Creativity in a raw form is also like a bare light bulb shining in all directions, bright and diffuse and illuminating everything. However, we can’t look at everything at once. Our binocular field of vision is ~140 degrees. So, by focusing that creativity via planning or outlining, we are in effect putting that light bulb into a cylinder with a lens and a reflector. Now we have a means to focus and aim that light to help us find the best path forward. A focused light also helps us see further down the path than we could otherwise see with an unfocused exposed light.

Creativity needs focus to produce results. Outlining provides focus for writers.

This may not work for everyone, but if you find yourself struggling with the middle of stories or novels, or sustaining a plot through the full length of your WIP, you may find that investing some bandwidth in story design is a possible solution.

The process so far has been successful for me. I am very pleased with the results. I’ll revisit this topic down the road to see if I still feel the same about the value of outlines when I’m deep in the middle of The Lost Tower first draft.

Has anyone else had any outlining success stories or learned any new tips or tricks since the beginning of the year?


Outlines are for wimps

I have never liked outlines.  Thinking through a story and crafting a narrative skeleton only to start at the beginning again to flesh out the details.  Lather, rinse, and repeat.  These cycles can take a hours, days, or weeks as you are writing, but not really writing. Only when the story structure, acts, chapters and scenes are designed can you begin the actual task of writing the first sentence of the story.

So, I never used an outline.  I believed that writing a story was an act of discovery for me, the writer, and I did not want to know how the story ended any more than I wanted to know the ending of a book I read.  How much more fluid and spontaneous would my narrative be if I didn’t know what was going to happen next?  How much more could my characters ad lib and pursue tangents and tell me, the writer, what they really wanted to do?  How could I justify putting a script in my characters’ hands and telling them to only say this and do this?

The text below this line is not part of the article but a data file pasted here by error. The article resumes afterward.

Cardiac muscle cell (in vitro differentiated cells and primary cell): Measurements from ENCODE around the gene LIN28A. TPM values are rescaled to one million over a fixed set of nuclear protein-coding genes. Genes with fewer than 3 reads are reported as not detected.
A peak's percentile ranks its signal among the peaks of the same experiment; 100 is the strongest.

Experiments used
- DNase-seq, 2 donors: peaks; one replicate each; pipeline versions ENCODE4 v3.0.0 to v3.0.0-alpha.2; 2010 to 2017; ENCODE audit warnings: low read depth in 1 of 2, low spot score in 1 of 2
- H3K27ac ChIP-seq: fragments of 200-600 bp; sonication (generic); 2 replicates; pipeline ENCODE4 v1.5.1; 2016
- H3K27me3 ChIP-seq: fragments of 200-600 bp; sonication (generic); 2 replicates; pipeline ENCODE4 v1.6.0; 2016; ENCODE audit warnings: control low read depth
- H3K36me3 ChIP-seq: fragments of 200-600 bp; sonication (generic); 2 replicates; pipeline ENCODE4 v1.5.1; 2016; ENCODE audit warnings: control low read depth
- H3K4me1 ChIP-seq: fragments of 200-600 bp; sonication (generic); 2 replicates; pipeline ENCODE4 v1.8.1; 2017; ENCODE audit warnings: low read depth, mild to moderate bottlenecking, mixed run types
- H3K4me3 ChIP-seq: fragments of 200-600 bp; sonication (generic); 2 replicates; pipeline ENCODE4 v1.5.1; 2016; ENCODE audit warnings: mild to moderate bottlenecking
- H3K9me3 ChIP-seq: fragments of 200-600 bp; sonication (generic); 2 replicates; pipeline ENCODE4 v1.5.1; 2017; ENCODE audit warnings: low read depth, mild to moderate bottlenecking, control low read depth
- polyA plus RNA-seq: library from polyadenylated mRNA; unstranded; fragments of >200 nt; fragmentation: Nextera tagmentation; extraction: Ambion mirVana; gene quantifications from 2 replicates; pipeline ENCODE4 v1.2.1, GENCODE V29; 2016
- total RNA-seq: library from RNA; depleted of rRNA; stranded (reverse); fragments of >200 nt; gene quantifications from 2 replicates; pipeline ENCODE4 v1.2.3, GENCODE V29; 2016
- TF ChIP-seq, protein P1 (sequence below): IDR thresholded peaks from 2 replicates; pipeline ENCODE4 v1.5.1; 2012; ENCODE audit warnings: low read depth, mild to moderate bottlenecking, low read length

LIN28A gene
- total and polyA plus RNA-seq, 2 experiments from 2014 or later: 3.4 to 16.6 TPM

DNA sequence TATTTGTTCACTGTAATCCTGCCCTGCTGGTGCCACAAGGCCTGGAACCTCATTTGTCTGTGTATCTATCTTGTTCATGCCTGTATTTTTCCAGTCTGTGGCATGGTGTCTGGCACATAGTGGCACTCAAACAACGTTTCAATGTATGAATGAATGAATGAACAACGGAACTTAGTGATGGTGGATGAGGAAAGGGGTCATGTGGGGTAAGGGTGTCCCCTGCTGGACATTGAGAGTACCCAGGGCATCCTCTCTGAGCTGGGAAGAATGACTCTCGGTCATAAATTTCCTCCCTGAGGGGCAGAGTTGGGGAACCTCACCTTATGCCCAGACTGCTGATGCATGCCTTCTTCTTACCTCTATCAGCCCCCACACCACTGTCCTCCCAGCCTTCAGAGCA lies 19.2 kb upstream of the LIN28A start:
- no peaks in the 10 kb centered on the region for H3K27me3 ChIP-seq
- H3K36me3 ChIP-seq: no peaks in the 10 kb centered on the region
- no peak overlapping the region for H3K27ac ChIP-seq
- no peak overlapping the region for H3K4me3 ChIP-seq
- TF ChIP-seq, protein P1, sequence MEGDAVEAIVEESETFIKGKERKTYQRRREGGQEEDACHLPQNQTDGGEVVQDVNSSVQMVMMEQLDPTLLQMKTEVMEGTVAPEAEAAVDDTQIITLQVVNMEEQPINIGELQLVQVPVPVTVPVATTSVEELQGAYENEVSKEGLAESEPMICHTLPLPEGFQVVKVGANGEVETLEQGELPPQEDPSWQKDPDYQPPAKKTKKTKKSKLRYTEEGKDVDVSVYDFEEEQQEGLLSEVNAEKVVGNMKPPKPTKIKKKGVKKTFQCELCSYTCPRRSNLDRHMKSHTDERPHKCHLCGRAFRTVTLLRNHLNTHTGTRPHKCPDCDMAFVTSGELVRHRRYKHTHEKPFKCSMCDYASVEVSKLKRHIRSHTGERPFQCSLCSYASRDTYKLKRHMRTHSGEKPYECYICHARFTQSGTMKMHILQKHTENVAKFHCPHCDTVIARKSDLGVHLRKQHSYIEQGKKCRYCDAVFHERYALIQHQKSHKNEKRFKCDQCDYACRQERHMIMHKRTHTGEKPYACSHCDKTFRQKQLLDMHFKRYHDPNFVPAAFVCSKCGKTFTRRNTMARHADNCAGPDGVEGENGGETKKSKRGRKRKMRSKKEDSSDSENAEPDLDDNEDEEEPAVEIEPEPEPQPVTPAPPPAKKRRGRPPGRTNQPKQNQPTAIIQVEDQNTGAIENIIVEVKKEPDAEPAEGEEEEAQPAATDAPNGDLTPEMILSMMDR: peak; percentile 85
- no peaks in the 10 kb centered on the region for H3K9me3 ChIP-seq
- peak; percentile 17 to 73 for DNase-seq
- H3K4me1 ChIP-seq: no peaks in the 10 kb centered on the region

After all, this is how Stephen King writes.  Hasn’t he published forty plus books and sold millions?  He doesn’t use outlines and if we are supposed to emulate the most successful people, why wouldn’t I emulate one of the top sellers of all time?

Two unfinished novels totaling over five hundred pages later, I had my answer.

I didn’t have the skill or experience to write a story with the natural rhythms of structure and plot pouring out of my mind and onto my computer in a first draft.  I wrote myself into a dead end in each novel by not planning out how to get from the beginning of the story to the end.  I had a great concept, great characters, settings I either developed or knew well, and I had compelling opening scenes and conflicts to launch the action.

But somewhere along the way, all that untamed creative energy buzzing around in the recess of my mind dissipated and I was left with an empty reservoir of momentum.  I had no plan to move the story forward beyond the vast expanse of the middle of the story.  And so like many aspiring authors, I relied solely on creativity and inertia and when both were spent, I had a story that could go nowhere like a car with no fuel.  I was stranded on the side of the road to completion.

So, this year, with my new prequel novel I am writing an outline first.  A story plan, structure plan, character plan, and everything else plan so that when I’m six months into the first draft, I don’t stop and wonder what is going on with the story and why it isn’t working.  I intend to avoid writing myself into the proverbial corner.

The month on January is my outline month.  February 1, I will begin writing the first draft.  With this plan, I except to spend less time along the way on detour and subplot tangents and more type craft the best story I can write.

When I finish the first draft, I will then know that it was the outline that made the difference.

If that makes me a wimp, to use an outline, then so be it.  I take that title all the way to publication.

–Mark


Scott's Grimoire

MY SPOT OF INK: my ramblings on the ups and downs of writing a fantasy novel (or anything else that grabs my interest - books, food, movies, life)

The Undiscovered Author

A Day in the Life of aspiring Fantasy Author Stephen A. Watkins

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The thoughts and passions of a hopeful future author.